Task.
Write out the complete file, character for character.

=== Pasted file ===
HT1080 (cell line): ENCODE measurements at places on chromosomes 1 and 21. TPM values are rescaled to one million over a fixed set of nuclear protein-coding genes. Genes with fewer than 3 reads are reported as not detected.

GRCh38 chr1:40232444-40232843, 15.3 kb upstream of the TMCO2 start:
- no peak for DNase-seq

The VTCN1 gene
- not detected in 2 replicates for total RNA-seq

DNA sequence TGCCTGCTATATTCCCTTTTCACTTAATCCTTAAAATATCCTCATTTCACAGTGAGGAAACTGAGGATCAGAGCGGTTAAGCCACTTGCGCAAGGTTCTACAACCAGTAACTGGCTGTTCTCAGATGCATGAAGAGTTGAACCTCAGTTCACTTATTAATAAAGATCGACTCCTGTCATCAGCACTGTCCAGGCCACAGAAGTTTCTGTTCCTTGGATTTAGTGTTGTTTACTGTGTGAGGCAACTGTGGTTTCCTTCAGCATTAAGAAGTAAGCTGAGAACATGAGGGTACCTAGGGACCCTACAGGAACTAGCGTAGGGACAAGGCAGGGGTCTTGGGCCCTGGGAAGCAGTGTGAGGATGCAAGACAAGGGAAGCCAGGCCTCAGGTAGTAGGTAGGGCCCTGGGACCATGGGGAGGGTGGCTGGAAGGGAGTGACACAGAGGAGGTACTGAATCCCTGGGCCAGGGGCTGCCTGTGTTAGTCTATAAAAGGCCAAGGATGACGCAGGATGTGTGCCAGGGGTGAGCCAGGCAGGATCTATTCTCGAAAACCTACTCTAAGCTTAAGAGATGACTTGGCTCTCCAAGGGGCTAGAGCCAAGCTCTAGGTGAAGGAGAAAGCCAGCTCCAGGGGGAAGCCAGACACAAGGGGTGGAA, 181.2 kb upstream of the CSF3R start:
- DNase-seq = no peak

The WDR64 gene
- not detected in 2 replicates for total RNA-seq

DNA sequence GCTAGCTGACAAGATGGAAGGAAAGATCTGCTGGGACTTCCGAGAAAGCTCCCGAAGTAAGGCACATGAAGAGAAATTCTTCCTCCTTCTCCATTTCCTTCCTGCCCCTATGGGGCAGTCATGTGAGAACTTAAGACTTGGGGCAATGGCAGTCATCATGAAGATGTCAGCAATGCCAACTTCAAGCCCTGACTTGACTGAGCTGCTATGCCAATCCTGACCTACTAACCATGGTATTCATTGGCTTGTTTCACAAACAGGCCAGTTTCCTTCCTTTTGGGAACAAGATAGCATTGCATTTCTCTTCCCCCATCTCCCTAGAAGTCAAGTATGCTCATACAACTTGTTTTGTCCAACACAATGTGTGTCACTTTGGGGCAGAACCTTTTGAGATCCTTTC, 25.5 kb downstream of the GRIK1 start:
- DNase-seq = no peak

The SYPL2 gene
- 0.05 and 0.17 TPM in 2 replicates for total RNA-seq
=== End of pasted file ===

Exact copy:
HT1080 (cell line): ENCODE measurements at places on chromosomes 1 and 21. TPM values are rescaled to one million over a fixed set of nuclear protein-coding genes. Genes with fewer than 3 reads are reported as not detected.

GRCh38 chr1:40232444-40232843, 15.3 kb upstream of the TMCO2 start:
- no peak for DNase-seq

The VTCN1 gene
- not detected in 2 replicates for total RNA-seq

DNA sequence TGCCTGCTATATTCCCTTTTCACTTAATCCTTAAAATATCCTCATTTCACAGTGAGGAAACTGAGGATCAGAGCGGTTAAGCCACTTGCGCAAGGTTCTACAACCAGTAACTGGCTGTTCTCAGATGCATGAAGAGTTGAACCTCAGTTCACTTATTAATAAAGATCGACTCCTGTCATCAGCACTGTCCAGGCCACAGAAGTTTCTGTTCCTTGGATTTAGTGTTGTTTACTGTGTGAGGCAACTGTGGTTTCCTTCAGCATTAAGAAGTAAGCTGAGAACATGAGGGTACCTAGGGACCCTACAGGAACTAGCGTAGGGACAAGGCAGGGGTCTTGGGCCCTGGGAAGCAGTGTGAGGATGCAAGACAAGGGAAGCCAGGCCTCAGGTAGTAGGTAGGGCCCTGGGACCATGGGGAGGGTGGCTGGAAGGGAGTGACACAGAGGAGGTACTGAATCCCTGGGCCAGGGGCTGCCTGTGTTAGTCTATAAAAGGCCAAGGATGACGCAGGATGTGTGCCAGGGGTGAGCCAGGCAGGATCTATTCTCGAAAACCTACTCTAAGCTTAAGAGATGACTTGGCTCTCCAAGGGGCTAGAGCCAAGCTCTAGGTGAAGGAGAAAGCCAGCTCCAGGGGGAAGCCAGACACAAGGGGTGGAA, 181.2 kb upstream of the CSF3R start:
- DNase-seq = no peak

The WDR64 gene
- not detected in 2 replicates for total RNA-seq

DNA sequence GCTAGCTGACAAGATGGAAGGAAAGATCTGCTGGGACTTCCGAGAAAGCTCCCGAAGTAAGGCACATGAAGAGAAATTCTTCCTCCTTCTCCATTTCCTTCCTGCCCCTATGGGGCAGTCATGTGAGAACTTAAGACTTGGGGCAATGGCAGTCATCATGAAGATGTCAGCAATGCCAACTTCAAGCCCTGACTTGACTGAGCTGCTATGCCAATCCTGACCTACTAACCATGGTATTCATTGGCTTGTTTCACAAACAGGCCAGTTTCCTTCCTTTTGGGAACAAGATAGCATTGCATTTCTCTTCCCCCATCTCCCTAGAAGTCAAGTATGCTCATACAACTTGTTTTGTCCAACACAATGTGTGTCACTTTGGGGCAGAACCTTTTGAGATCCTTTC, 25.5 kb downstream of the GRIK1 start:
- DNase-seq = no peak

The SYPL2 gene
- 0.05 and 0.17 TPM in 2 replicates for total RNA-seq